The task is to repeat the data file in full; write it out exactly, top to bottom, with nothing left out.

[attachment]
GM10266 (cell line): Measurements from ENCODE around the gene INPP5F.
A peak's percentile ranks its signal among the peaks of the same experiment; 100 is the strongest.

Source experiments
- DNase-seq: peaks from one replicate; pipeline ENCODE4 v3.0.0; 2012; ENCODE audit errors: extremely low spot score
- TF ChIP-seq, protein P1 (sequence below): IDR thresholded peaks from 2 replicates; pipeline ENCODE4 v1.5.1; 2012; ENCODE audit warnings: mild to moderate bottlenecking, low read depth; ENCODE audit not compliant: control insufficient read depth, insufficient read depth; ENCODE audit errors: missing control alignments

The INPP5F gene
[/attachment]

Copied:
GM10266 (cell line): Measurements from ENCODE around the gene INPP5F.
A peak's percentile ranks its signal among the peaks of the same experiment; 100 is the strongest.

Source experiments
- DNase-seq: peaks from one replicate; pipeline ENCODE4 v3.0.0; 2012; ENCODE audit errors: extremely low spot score
- TF ChIP-seq, protein P1 (sequence below): IDR thresholded peaks from 2 replicates; pipeline ENCODE4 v1.5.1; 2012; ENCODE audit warnings: mild to moderate bottlenecking, low read depth; ENCODE audit not compliant: control insufficient read depth, insufficient read depth; ENCODE audit errors: missing control alignments

The INPP5F gene